The title of this book is taken from Dylan Thomas' poem, "Do Not Go Gentle Into That Good Night" in which the poet begs his father not to give in to death, to fight it for his son's sake. Part of the beauty of this poem is how we can connect and identify so easily with the poet. We can all appreciate how difficult it is to let a loved one go. Everything about medical training and practice focuses on making the patient better. Doctors are trained to find the source of the medical problem and cure The title of this book is taken from Dylan Thomas' poem, "Do Not Go Gentle Into That Good Night" in which the poet begs his father not to give in to death, to fight it for his son's sake. Part of the beauty of this poem is how we can connect and identify so easily with the poet. We can all appreciate how difficult it is to let a loved one go. Everything about medical training and practice focuses on making the patient better. Doctors are trained to find the source of the medical problem and cure it, and that's what we at the bedside expect. What happens, though, with a desperately ill person, when treatments don't work or stop working, when one invasive procedure is tried after another, another medication is prescribed, and infections still surface, organs still continue to fail? Should doctors still prescribe tests, order procedures? Should patients continue to fight? Should loved ones still urge that "everything be done"? Those are the questions, among others, Dr. Sunita Puri began to ask herself at the end of her medical training. In this carefully written book she traces her medical journey, the grueling hours, doubts, and career decisions while also sharing the profound influence of her parents, India immigrants, her mother, an anesthesiologist, and her father, an engineer. Her training focused on preserving life at all costs, but the temporary nature of human life and the eternal nature of the soul, a recurrent theme throughout the book, taught to her and her brother from their youngest days, seems in conflict with medicine. The stories of her patients, their experiences in the "eleventh hour," are seamlessly woven in as she narrates her journey into palliative medicine and what she learns from them and other palliative care providers. Filled with warmth and compassion, understanding the depths of patients' and families' sadness and grief, sharing her own limitations honestly and openly, Dr. Piri has written a book I will long remember. Every chapter in this book contains information that most of us would rather avoid or postpone discussion whether the decisions are about us or our loved ones. Dr. Puri shares and spirals information in a way that affirms the reader's fears (and her own as she readily admits she is often overwhelmed and fearful of death) and helps to clarify the reader's thinking about decisions that are best made before the crisis. Some ideas that resonated with me during my reading include: Economic and social inequalities shaped her patient's lives and their deaths; her patients in LA had fewer resources and abundant fear. Along the way, Dr. Piri became an "accidental linguist," helping patients and families to deconstruct the layers of meaning they assign to a word or phrase such as "fighter," "warrior," "do everything," and "miracles." Does the fighter understand the complexity of the battle? What does the fighter know? What was worth fighting for? What does "giving up" mean? Could there be miracles aside from curing disease? What does "everything done" mean? Dying is still living, "simply a continuum of living this messy, temporary life, human and imperfectly." Death can't strip away the meaning and lasting impact of a human life. Wisdom and dignity and strength are "the most essential components of the very private, internal process of making peace with life as part of the process of dying." From the Bhagevah Gita: "The soul wears the body like a cloth and discards it at the time of death."... "Therefore, because death stirs people to seek answers to important spiritual questions it becomes the greatest servant of humanity, rather than its most feared enemy." In the end, the question or challenge remains: "How to we accept the lesson of mortality: appreciating what we have now, in the midst of life, knowing that it is all a temporary gift?"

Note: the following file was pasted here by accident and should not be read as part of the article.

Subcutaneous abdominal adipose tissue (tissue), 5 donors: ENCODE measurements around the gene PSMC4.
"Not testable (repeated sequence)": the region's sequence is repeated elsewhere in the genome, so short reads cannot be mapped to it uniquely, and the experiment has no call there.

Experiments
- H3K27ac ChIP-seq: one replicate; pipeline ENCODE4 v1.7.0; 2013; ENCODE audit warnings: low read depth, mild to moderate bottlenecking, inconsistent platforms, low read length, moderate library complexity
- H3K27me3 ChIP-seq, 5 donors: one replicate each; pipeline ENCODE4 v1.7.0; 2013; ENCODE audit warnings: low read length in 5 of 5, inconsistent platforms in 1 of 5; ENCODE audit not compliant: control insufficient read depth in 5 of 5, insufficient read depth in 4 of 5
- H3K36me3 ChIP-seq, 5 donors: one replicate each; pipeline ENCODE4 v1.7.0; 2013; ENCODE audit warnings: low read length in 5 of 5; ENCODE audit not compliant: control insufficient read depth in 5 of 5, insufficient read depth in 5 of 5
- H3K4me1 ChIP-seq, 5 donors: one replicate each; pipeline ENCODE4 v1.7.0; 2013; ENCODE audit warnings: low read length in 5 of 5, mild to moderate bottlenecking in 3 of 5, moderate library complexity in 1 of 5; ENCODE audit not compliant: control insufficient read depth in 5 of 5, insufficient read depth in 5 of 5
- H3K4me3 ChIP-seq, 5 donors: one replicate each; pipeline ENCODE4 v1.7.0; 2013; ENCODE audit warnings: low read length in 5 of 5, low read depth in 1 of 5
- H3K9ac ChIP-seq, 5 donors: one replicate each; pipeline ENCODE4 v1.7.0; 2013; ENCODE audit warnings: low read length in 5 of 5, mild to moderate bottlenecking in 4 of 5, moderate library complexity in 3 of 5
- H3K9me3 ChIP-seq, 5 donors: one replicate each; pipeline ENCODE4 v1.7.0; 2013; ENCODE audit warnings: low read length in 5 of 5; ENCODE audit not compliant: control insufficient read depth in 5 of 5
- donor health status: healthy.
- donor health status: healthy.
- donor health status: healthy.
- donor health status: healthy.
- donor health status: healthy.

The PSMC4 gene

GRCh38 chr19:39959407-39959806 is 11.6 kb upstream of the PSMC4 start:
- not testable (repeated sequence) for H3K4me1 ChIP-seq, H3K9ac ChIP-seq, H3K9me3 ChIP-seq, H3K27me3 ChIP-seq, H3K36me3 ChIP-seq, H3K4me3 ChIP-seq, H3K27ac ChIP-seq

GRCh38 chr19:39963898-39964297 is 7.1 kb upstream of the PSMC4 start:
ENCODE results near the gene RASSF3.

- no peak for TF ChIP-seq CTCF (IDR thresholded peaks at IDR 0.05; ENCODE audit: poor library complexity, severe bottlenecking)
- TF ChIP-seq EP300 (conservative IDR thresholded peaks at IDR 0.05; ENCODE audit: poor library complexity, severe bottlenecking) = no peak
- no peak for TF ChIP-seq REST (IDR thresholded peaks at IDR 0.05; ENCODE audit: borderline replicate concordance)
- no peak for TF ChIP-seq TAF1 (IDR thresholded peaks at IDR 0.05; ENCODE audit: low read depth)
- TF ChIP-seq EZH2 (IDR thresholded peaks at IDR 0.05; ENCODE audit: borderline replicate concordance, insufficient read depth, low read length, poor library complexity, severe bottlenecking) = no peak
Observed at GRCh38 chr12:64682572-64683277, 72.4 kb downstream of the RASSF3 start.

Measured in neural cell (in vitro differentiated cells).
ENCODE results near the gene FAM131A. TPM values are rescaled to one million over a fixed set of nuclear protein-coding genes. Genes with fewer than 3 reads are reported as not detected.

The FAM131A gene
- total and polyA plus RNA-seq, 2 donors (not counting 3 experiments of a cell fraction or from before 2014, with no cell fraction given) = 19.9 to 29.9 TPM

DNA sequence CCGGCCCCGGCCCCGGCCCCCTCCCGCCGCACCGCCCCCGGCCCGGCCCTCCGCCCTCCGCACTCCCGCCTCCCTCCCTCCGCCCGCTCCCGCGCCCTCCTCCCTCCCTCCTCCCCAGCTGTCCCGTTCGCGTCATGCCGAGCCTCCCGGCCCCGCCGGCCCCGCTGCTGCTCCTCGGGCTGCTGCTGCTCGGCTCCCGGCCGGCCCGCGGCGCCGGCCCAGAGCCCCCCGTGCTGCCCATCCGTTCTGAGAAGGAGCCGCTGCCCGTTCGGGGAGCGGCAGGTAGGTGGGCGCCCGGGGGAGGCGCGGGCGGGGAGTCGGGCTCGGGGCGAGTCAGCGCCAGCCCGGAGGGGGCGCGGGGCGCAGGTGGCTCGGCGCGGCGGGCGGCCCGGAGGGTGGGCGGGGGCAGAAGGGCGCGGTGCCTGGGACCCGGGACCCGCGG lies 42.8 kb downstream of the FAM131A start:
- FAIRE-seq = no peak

8. 4 out of 5

    Patricia

    An insightful memoir about the training of a palliative care physician plus a helpful meditation on both life and death. Dr. Puri is a wonderful writer. I appreciated her thoughts about how the recognition that we will all die can serve to make us appreciate our life even more, as well as her thoughts about what can make the end of life more peaceful for the dying and those that love them. Highly recommended.

  9. 5 out of 5

    Kate Hughes

    Reading this book felt like taking in big, important breaths. Dr. Puri writes so beautifully and tenderly about her experiences with her patients, remembering such ordinary and thoughtful things about them and what mattered most to them in their last days. I was so moved by how she described the process of dying and how we as doctors can help guide those most difficult conversations with families, helping to keep in mind what is most important to those we are so privileged to treat. There are pa Reading this book felt like taking in big, important breaths. Dr. Puri writes so beautifully and tenderly about her experiences with her patients, remembering such ordinary and thoughtful things about them and what mattered most to them in their last days. I was so moved by how she described the process of dying and how we as doctors can help guide those most difficult conversations with families, helping to keep in mind what is most important to those we are so privileged to treat. There are passages I reread 5, 6, 7 times because they spoke the words I haven’t been able to string together when faced with a patient with a seemingly cruel diagnosis and prognosis. Dr. Puri quoted the Gita in one of the last chapters: “Because death stirs people to seek answers to important spiritual questions it becomes the greatest servant of humanity, rather than its most feared enemy”.